Unfortunately, the Government’s statement will still leave a lot of questions unanswered for many landlords and tenants desperate for some certainty as to what will happen moving forward. Until the draft legislation or further guidance is published, this is what we know so far:-
- There will be legislation to ringfence debt accrued during the pandemic by businesses affected by enforced closures together with a process of binding arbitration, which is to be used as a last resort where other negotiations have failed.
- Parties are encouraged to negotiate waivers or deferments of an appropriate portion of arrears.
- Prior to implementation of the legislation, the Government will set out the principles which they would look to include in the legislation within a revised Code of Practice. Parties will therefore have time to negotiate further on the basis of those principles before the legislation takes effect.
- The prohibition on forfeiture of commercial leases for rent arrears will continue until 25 March 2022, unless the legislation is in place prior to that date.
- The Government has made it clear that if a tenant has not been affected by closure, and they have the means to pay, then they should pay. Further, the Government expects rent to be paid as per the lease from the point that the tenant’s sector restrictions were lifted.
- Once the proposed legislation comes into force, the protection measures will only apply to ringfenced arrears. The definition of “ringfenced” appears to be rent debt accrued from March 2020 (no specific date) by those tenants affected by closures, until the point that restrictions for their sector were lifted. Therefore rent arrears accrued prior to March 2020, and after the sector restrictions were lifted, and also rent arrears accrued (at any time) for those tenants who were not affected by business closure should all be actionable without restriction. Interest can also be charged from the end of the ringfenced period.
- The proposed system of binding arbitration will be introduced in this parliamentary session.
To encourage negotiation prior to the legislation, the Government has already:
- extended the current protection/restrictions until 25 March 2022.
- extended the restrictions on the use of Commercial Rent Arrears Recovery to 25 March 2022, unless more than 554 days’ worth of rent is due.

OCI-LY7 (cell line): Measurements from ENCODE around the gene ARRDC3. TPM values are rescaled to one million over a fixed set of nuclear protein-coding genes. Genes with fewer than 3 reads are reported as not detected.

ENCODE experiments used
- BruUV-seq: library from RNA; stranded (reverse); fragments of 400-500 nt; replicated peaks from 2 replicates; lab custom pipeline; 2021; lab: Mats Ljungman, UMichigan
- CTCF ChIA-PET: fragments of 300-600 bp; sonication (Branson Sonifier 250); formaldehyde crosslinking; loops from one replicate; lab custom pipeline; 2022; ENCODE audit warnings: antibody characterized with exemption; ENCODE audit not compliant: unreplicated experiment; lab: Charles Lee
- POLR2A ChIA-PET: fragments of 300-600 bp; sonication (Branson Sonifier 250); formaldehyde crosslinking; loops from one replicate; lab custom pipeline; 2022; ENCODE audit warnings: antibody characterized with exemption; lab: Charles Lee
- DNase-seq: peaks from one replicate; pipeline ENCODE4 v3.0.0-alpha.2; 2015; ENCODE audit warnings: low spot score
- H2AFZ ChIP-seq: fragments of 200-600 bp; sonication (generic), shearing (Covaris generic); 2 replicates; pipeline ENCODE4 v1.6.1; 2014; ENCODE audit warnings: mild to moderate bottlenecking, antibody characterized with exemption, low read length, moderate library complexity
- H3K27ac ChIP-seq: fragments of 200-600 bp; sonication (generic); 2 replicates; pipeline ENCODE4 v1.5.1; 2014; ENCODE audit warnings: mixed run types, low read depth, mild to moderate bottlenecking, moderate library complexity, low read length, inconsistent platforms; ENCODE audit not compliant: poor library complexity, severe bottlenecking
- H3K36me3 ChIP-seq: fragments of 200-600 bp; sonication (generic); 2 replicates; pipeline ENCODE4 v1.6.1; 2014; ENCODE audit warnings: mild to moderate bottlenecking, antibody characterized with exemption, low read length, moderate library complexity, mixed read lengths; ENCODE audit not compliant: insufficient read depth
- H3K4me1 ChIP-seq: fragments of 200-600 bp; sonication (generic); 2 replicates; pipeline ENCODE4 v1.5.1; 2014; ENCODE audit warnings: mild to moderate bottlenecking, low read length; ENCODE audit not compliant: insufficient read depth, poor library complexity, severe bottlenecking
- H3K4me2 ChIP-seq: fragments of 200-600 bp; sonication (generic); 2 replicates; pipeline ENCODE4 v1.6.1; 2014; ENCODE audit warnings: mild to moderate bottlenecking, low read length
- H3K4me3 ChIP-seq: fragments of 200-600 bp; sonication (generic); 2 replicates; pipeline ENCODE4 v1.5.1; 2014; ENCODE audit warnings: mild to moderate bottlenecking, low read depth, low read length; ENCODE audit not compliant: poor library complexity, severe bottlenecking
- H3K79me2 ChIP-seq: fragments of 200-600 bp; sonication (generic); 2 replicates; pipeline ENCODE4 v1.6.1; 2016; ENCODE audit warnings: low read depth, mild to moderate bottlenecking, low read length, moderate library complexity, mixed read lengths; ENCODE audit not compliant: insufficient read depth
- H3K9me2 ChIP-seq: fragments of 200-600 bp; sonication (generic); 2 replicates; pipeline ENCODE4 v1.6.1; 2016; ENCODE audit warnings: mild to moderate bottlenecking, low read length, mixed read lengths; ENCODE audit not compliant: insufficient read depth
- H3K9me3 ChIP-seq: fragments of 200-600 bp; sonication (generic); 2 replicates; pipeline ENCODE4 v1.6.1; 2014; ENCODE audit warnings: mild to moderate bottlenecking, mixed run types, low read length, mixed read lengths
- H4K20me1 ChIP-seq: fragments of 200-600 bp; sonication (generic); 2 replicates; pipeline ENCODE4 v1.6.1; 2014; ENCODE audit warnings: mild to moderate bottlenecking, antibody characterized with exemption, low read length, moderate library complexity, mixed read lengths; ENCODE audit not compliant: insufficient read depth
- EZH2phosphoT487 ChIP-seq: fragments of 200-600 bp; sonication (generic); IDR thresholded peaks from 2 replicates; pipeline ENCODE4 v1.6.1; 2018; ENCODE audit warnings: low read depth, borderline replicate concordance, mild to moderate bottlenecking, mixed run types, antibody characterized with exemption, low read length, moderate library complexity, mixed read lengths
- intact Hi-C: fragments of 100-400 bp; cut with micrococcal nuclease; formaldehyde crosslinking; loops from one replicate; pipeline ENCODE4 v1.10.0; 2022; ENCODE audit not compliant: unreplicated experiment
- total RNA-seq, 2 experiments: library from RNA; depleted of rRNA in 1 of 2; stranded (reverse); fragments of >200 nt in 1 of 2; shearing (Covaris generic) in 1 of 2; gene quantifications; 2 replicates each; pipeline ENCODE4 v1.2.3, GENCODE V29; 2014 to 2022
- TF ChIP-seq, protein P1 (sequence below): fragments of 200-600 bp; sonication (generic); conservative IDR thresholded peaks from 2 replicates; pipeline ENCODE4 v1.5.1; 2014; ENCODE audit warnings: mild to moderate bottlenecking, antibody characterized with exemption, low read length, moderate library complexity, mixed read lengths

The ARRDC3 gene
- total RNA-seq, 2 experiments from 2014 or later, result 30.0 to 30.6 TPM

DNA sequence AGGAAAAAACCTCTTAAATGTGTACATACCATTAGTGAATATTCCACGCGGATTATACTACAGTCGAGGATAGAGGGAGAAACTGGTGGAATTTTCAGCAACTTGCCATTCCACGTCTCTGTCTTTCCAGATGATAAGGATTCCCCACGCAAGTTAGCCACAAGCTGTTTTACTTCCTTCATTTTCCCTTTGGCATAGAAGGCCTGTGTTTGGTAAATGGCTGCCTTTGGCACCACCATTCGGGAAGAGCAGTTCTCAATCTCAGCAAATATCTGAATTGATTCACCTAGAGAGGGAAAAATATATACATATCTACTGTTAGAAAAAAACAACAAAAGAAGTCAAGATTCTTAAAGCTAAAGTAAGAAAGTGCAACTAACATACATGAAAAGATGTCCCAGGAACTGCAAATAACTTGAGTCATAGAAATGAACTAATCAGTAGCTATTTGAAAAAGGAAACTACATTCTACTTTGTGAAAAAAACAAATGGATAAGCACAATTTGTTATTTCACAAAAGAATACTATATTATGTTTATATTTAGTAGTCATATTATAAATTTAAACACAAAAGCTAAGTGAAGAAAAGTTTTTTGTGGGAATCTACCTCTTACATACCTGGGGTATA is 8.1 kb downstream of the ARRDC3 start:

- extended the restrictions on serving a winding up petition on the basis of a statutory demand until 30 September 2021. Statutory demands and bankruptcies against individuals remain unaffected.
The proposed arbitration
Where an agreement has not been reached following negotiations, both the landlord and the tenant will need to undertake binding arbitration. The parties are expected to share the financial burden, indicating the landlords might not recover 100% of the sums due, or that any payment plans could be over long periods.
The arbitration process will apply to all commercial rent debt accrued as a result of Covid closure in sectors impacted by Non-Pharmaceutical Interventions (NPIs) (which means actions to limit the spread of the pandemic, i.e. closures).
Tenants will also be bound by the decision of the arbitrator and will have to pay debts accrued during the ringfenced period in accordance with any decision made. There is no further information on this at present.
It is intended to be impartial (via a set of clear rules) and only used as a last resort, providing a faster and easier resolution than the courts. Both parties will be expected to contribute towards the cost of the arbitration, but the arbitrator can also make a decision as to costs if a party is found not to have negotiated in the spirit of the legislation principles.
What we don’t know
- Precisely how the arbitration will work and the scope of the arbitrator’s powers
- What definitions will be in place to determine if the relevant arrears are “ringfenced”
- How long the legislation will remain in place
It is hoped that further information will be available in the coming weeks.